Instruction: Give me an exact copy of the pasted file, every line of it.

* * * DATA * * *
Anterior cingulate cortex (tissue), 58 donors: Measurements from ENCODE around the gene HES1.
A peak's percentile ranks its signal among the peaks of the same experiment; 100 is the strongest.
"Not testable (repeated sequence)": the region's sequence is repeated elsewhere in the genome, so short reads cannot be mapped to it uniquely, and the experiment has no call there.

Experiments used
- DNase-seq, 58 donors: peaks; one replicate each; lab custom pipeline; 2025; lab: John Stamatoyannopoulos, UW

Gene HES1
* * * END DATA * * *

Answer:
Anterior cingulate cortex (tissue), 58 donors: Measurements from ENCODE around the gene HES1.
A peak's percentile ranks its signal among the peaks of the same experiment; 100 is the strongest.
"Not testable (repeated sequence)": the region's sequence is repeated elsewhere in the genome, so short reads cannot be mapped to it uniquely, and the experiment has no call there.

Experiments used
- DNase-seq, 58 donors: peaks; one replicate each; lab custom pipeline; 2025; lab: John Stamatoyannopoulos, UW

Gene HES1